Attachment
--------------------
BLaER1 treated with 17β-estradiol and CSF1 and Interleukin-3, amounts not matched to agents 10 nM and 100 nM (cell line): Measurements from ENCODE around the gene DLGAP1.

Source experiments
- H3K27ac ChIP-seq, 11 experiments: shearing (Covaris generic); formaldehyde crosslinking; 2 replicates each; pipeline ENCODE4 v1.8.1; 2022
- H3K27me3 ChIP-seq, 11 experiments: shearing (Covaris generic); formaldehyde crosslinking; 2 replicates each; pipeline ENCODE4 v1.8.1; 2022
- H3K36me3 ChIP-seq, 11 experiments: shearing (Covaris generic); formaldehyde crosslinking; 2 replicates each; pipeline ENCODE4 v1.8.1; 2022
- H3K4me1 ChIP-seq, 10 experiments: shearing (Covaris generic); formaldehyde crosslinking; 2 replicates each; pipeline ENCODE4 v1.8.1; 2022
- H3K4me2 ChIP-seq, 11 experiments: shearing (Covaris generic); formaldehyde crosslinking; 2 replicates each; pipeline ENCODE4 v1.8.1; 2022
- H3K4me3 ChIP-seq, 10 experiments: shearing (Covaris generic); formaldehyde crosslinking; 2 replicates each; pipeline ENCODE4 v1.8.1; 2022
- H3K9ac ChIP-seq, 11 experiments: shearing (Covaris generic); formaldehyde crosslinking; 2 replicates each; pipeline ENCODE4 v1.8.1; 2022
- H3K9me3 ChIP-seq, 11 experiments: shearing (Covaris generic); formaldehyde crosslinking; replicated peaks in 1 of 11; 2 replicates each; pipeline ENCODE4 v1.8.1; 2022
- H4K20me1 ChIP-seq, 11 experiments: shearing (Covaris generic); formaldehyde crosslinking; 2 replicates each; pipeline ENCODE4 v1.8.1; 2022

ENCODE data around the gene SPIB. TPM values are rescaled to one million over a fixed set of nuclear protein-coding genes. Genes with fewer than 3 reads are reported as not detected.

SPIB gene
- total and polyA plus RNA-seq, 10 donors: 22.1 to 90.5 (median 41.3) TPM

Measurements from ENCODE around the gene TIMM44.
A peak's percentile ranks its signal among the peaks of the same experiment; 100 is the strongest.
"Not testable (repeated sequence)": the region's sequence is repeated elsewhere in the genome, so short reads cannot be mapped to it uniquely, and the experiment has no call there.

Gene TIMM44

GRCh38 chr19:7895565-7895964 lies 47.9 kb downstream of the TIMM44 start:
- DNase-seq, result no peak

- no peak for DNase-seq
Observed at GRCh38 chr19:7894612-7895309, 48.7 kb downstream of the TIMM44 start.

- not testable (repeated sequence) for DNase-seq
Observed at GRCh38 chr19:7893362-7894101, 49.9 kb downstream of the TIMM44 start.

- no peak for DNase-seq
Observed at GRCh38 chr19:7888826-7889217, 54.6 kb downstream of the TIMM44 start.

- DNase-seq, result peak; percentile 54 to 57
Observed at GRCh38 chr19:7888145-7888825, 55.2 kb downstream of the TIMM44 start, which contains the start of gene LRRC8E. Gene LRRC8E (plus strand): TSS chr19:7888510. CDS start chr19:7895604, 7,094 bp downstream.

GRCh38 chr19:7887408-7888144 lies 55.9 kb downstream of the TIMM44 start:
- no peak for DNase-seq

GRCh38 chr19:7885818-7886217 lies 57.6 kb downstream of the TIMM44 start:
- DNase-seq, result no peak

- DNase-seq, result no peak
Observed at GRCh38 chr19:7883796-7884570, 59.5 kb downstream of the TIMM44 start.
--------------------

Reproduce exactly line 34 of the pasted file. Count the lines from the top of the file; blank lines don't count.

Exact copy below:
Observed at GRCh38 chr19:7883796-7884570, 59.5 kb downstream of the TIMM44 start.